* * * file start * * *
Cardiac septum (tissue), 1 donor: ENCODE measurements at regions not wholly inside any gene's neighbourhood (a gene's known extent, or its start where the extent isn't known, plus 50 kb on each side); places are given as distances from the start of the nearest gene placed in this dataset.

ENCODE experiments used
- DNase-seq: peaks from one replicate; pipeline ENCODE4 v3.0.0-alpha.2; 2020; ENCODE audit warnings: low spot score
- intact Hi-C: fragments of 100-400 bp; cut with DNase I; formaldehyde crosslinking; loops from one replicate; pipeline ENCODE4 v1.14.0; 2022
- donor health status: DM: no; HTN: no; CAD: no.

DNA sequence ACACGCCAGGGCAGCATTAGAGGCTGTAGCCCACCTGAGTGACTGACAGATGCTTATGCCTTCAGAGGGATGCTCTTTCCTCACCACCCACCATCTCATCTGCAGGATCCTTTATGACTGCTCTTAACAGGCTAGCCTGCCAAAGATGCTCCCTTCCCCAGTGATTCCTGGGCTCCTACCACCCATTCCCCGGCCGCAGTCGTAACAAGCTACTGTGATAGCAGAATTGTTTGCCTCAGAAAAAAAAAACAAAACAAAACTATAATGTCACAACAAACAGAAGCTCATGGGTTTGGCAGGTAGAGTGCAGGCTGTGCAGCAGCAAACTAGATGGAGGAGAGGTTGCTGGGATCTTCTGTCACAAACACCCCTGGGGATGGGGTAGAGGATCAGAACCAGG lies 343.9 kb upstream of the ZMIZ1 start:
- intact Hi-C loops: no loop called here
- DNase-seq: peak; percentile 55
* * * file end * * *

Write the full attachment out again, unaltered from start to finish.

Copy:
Cardiac septum (tissue), 1 donor: ENCODE measurements at regions not wholly inside any gene's neighbourhood (a gene's known extent, or its start where the extent isn't known, plus 50 kb on each side); places are given as distances from the start of the nearest gene placed in this dataset.

ENCODE experiments used
- DNase-seq: peaks from one replicate; pipeline ENCODE4 v3.0.0-alpha.2; 2020; ENCODE audit warnings: low spot score
- intact Hi-C: fragments of 100-400 bp; cut with DNase I; formaldehyde crosslinking; loops from one replicate; pipeline ENCODE4 v1.14.0; 2022
- donor health status: DM: no; HTN: no; CAD: no.

DNA sequence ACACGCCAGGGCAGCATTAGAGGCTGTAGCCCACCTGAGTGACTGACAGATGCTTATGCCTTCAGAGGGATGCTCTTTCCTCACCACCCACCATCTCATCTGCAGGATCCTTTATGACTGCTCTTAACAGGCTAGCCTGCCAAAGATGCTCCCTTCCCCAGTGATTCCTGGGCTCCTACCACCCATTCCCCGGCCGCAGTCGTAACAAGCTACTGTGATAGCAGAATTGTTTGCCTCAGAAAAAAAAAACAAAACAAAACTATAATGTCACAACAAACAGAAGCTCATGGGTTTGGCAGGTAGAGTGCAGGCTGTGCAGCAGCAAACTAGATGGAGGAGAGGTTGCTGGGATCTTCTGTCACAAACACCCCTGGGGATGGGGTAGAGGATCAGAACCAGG lies 343.9 kb upstream of the ZMIZ1 start:
- intact Hi-C loops: no loop called here
- DNase-seq: peak; percentile 55